How to explain
Network Marketing with
"The Strawberry Story!"
This story does perfect job of legitimizing our industry. It is simple and so effective that I recommend that you learn “How to explain Network Marketing with< “The Strawberry Story!”
“Let’s say we want to buy strawberries from our local store. How did they get there?” And the story goes on like this . . .
First, the strawberries were picked at a farm, often in California. The growers usually sell to a local co-op.
The co-op buys from several growers, giving them the quantity to sell to large national distributors.
The national distributor sells the strawberries to regional brokers who, in turn, resell them at a profit to local jobbers.
The local jobbers sell the strawberries to large warehouses for the local grocery chains.
The grocery chains distribute them to the local grocery stores who markup the price another 30-40% for overhead such as employee salaries, rent, advertising, insurance, utilities, inventory shrinkage (spoilage), etc.
Each business in this supply chain covers their overhead and adds their profit.
So while a pint strawberries may have cost only 50 cents in the field, the final price at the store is $2.25.
That is the most common for of retail distribution. It works but has several drawbacks.
However, there’s an alternative known as direct sales, of which one form is network marketing.
In this model, farmers sell the strawberries directly to the direct selling or network marketing company.
The network marketing company sells the strawberries directly to their affiliates or independent representatives at wholesale.
The affiliates benefit by being able to purchase strawberries for their personal use at wholesale and can also make extra money by strawberries to local customers at retail.
This is a more direct form of distributing products where by the profits normally earned by middlemen is eliminated or cut out of the distribution model. The company passes these savings on as additional profits that their distributors or affiliates can earn as bonuses.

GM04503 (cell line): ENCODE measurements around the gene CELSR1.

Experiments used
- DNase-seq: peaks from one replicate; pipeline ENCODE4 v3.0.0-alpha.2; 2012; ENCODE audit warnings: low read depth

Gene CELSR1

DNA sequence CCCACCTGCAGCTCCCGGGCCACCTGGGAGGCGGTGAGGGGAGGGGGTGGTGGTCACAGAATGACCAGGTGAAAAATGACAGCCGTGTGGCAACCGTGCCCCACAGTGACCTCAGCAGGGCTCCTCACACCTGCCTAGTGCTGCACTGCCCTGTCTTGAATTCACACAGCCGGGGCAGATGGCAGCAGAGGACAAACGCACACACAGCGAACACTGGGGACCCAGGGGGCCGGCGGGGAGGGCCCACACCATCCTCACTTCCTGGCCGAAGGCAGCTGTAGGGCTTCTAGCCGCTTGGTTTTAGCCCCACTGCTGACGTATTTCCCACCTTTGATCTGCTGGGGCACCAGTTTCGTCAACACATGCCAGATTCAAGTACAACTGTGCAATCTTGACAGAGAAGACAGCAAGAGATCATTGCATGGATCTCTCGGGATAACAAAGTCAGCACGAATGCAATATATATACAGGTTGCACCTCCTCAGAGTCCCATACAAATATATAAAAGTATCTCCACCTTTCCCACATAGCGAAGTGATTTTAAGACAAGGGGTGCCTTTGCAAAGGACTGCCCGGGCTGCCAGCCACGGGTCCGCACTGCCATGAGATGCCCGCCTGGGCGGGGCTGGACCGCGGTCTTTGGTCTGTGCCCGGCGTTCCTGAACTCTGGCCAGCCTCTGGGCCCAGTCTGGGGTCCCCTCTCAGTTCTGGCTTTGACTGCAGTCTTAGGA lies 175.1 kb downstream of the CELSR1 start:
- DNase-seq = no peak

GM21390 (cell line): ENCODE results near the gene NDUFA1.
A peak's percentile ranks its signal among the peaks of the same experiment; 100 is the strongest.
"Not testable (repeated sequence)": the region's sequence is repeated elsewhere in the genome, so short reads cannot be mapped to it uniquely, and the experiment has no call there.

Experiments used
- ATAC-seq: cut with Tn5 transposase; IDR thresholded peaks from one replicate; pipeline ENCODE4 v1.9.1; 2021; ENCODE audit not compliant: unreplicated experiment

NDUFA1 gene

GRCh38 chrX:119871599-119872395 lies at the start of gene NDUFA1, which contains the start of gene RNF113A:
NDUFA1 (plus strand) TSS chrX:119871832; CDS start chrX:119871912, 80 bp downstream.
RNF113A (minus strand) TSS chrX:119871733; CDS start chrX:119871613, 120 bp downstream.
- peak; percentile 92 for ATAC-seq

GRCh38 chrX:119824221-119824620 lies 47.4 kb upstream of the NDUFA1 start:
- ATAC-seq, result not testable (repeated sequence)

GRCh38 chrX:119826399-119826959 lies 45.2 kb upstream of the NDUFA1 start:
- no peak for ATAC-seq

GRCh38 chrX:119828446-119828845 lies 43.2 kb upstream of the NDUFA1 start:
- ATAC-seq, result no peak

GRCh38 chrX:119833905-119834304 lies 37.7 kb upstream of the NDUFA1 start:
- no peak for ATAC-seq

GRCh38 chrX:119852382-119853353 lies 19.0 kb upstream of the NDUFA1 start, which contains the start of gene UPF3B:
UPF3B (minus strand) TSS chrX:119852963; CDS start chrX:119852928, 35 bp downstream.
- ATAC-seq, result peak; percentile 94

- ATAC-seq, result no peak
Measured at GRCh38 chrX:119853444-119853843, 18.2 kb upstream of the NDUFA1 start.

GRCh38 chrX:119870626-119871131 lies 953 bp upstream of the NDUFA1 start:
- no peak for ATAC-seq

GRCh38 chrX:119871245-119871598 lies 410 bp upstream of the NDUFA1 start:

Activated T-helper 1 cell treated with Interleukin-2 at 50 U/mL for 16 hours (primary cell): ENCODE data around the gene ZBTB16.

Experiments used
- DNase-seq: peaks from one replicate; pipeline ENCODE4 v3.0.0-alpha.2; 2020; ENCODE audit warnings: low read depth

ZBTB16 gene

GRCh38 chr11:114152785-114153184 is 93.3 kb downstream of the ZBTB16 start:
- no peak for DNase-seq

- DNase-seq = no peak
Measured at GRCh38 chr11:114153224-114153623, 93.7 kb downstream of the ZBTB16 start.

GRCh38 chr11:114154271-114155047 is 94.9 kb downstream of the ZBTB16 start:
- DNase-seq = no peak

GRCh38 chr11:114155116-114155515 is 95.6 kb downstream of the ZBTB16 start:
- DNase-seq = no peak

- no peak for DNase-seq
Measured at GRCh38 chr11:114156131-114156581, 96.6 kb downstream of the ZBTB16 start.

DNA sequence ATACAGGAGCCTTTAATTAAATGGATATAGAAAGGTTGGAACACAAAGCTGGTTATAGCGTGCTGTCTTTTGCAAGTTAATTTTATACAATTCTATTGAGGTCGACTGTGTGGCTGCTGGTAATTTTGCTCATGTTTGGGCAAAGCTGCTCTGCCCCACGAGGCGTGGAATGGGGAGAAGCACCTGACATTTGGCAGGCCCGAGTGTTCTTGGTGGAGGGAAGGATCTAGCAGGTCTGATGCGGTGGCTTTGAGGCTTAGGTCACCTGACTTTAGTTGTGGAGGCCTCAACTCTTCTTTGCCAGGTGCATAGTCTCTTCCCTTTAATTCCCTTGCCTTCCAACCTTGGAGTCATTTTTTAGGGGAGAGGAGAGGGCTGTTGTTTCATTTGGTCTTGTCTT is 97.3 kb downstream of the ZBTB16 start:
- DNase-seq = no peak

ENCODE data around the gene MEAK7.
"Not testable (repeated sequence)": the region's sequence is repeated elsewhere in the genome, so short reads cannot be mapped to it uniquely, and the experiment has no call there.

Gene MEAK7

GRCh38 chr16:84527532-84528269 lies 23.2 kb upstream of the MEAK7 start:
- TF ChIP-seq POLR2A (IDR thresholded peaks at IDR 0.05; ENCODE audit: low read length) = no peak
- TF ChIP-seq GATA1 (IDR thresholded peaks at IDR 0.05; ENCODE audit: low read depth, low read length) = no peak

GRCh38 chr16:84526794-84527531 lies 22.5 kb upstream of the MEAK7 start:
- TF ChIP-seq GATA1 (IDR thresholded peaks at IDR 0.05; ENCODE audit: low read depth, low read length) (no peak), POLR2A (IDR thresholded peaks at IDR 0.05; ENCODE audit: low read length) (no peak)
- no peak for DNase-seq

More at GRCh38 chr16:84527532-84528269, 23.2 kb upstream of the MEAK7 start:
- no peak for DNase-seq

Now, if you bought strawberries at your local grocery store and liked them so much that you told your neighbor, your local store would receive additional sales because of your word-of-mouth advertising.
Does that store pay you the profits they would normally spend on advertising to get that customer — as a referral fee? No!
The store should be appreciative of your word of mouth advertising and mail you a referral fee but they don’t, do they?
Network marketing it different.
If you liked the strawberries you purchased at wholesale from your network marketing company, you can tell your neighbor about them. Your neighbor can became a customer or, like you, become a distributor.
If they buy strawberries, you earn a commission – basically a referral fee. But, if they refer customers too, they earn a commission and you receive that bonus I mentioned before for their sales.
The network marketing company is paying you a bonus for your effort that resulted in your neighbor getting sales because it was your effort or word of mouth advertising that increased the company’s sales.
That is why everyone gets excited about network marketing. For doing what comes naturally (sharing a good idea), we get paid bonuses.
Retail stores just can’t compete when people find out about the tremendous advantages of network marketing.
After all, if you liked the strawberries and told your neighbor, which would you choose?
Getting paid for it by a network marketing company or not getting paid by your local store?
The choice is clear: Network marketing or direct marketing is a better deal for us. [/box]
This story legitimizes network marketing making the prospects feel comfortable with this alternative way of getting products and services to the public.